See, e.g., Sarah Stroumsa, “Prophecy versus Civil Religion in Medieval Jewish Philosophy: The Cases of Judah Halevi and Maimonides,” pp. 79–102 in Sara Klein-Braslavy, Binyamin Abrahamov, and Joseph Sadan (eds.), Tribute to Michael: Studies in Jewish and Muslim Thought Presented to Professor Michael Schwarz (Tel Aviv: Tel Aviv University, 2009).
 See also Hilary Putnam, in his commentary on selections (from Saadiah Gaon, Judah Halevi and Maimonides) on the topic of “Revelation and Reason” in Michael Walzer, Menachem Lorberbaum, Noam J. Zohar, and Yair Lorberbaum (eds.), The Jewish Political Tradition: vol. 1, Authority (New Haven: Yale University Press, 2000). Putnam explains:
Since the seventeenth century, the central question about reason and revelation has usually been, Is it possible rationally to prove the existence of God? But that isn’t the question that these selections address. All these thinkers… philosophized within a classical tradition in which the possibility of establishing the existence of God… was assumed. The question they deal with here is what are we to do after we have accepted the existence of a supreme being. (At pp. 73–74; Putnam’s italics.)
 See Jonathan Steinberg, supra, fn. 2, at p. 599: “I believe that the late theology of Steinberg slid imperceptibly into a Protestant theological frame without his knowing it.”
 See, e.g., Steinberg’s 1950 lecture, “New Currents in Religious Thought,” in Anatomy of Faith at pp. 247–249; and see fn. 43, infra.
 Leora Batnitzky, How Judaism Became A Religion: An Introduction to Modern Jewish Thought (Princeton: Princeton University Press, 2011), esp. ch. 1.
 Cf. Jonathan Steinberg, supra fn. 2, at p. 600.
 See Alan L. Mittleman, Does Judaism Condone Violence? Holiness and Ethics in the Jewish Tradition (Princeton: Princeton University Press, 2018), esp. ch. 3.
 CJ 59:4 (Summer 2007) at 66–72.
 Quotes from pp. 70 and 69.
 At p. 359.
 At pp. 366–370.
 At pp. 462–467.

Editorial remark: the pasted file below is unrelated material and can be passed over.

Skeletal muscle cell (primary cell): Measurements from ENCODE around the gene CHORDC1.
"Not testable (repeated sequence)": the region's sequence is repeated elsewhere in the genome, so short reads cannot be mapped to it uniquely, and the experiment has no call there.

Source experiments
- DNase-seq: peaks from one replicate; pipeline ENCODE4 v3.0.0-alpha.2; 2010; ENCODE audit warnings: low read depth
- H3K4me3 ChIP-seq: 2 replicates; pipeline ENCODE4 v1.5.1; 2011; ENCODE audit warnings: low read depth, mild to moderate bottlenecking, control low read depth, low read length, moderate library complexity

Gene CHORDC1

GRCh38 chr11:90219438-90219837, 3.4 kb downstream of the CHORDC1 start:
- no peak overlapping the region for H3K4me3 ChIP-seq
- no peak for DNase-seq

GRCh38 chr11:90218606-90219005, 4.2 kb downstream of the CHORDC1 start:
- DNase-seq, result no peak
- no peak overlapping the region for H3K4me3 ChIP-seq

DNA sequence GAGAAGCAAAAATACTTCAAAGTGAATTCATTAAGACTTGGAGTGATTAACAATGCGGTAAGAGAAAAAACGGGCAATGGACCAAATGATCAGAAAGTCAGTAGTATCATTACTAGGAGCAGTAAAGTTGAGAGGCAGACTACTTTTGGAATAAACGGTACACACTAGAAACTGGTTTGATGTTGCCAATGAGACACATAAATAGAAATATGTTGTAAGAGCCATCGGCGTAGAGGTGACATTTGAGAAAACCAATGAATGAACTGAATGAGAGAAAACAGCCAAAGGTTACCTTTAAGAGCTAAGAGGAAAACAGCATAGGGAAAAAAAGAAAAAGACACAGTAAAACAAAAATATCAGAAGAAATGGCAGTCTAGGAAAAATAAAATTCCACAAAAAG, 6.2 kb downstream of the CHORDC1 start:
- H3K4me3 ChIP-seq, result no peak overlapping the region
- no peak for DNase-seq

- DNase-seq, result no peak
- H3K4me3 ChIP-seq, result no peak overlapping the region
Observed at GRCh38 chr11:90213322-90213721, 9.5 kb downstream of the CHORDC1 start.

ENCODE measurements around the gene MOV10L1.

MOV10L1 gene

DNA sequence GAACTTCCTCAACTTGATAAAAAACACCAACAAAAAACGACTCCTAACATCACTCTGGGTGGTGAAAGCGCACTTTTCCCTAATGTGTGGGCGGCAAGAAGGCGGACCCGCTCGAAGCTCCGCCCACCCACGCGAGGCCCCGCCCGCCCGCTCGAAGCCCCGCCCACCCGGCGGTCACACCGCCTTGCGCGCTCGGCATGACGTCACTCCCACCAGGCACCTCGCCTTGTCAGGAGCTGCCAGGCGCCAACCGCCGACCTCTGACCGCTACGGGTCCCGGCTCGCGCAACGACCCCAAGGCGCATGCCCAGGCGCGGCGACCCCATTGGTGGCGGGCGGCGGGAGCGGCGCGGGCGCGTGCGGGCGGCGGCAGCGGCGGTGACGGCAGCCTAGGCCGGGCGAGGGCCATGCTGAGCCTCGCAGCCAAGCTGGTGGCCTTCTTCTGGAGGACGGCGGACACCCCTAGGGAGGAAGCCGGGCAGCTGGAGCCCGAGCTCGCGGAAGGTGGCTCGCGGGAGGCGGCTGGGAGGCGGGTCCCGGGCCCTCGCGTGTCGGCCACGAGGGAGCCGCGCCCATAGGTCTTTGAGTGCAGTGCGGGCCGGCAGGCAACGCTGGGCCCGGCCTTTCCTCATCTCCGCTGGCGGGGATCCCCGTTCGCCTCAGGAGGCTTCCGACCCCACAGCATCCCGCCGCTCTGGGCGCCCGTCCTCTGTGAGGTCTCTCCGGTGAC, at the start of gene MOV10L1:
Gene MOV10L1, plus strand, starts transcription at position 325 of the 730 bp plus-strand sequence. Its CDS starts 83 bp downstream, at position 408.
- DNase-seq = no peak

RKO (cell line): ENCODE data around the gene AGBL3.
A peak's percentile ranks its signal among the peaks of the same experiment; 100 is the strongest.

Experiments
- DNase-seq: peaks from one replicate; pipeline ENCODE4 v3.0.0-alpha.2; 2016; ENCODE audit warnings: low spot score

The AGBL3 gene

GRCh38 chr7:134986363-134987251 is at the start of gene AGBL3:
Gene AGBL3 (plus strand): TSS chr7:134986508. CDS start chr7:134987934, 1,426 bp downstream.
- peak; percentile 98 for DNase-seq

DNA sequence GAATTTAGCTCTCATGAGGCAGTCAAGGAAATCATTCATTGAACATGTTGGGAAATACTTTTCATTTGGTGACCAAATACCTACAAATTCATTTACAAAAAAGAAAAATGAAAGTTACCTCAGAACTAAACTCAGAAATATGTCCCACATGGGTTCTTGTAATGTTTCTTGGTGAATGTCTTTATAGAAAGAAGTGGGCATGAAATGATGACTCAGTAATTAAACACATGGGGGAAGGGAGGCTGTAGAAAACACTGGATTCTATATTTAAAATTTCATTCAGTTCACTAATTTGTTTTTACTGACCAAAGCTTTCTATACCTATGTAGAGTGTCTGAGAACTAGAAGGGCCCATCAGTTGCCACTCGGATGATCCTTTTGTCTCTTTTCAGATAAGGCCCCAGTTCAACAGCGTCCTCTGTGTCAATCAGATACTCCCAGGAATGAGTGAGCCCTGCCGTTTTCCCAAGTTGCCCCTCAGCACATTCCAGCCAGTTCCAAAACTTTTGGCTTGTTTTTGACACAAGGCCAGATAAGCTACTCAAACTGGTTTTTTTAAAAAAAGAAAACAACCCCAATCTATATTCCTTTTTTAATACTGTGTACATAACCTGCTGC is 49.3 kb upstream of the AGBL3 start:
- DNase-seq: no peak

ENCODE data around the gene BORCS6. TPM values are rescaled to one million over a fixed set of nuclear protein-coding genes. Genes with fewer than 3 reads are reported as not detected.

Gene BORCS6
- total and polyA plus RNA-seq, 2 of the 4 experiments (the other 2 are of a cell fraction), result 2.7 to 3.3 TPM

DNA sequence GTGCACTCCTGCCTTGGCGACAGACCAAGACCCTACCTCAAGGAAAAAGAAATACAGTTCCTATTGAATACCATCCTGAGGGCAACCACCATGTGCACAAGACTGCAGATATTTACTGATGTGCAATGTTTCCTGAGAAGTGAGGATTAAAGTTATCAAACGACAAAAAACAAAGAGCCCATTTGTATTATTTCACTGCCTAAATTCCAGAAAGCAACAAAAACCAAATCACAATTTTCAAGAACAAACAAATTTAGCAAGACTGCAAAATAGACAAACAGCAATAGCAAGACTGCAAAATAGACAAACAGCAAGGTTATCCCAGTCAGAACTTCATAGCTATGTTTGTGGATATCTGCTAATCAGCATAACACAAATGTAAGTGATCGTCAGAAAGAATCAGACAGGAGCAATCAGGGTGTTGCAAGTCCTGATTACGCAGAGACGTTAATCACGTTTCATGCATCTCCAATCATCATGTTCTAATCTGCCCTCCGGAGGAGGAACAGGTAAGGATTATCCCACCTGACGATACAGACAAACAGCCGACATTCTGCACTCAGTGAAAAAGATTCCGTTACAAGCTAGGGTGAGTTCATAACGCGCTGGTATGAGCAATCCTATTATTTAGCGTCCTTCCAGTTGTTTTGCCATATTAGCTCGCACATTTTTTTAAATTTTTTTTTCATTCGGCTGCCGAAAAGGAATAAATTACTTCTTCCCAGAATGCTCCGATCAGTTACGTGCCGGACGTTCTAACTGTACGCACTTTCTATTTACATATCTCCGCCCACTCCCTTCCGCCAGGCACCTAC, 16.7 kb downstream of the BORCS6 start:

In his final lectures, in 1950, Steinberg explained (Anatomy of Faith at p. 217):
So far as inductive reasoning is concerned, it has never been supposed to yield more than a high measure of probability. The fact that the sun has risen each morning for countless mornings in the past is in itself no reason why it should rise tomorrow. Classic deductive logic, fashioned as it was upon the model of Euclidean geometry, afforded certainty only so long as its geometric character remained uncompromised. We have learned, however, since the days of Lobachevsky that the principles of geometry are no longer as self-evident as we once thought them to be.
See also the reference to “Lobachevsk2020 and his non-Euclidian geometry” in Steinberg’s 1949 speech, “The Theological Issues of the Hour” (Anatomy of Faith at p. 160).
 See Rebecca Newberger Goldstein, Betraying Spinoza (NY: Schocken [Nextbook], 2006), esp. at pp. 57–63. Goldstein explains (at p. 57) that
the fundamental intuition underlying Spinoza’s thinking was simply this: all facts have explanations. For every fact that is true, there is a reason why it is true. There simply cannot be, for Spinoza, the inexplicably given, a fact which is a fact for no other reason than that it is a fact. In other words, no inexplicable dangling threads protrude from the fabric of the world.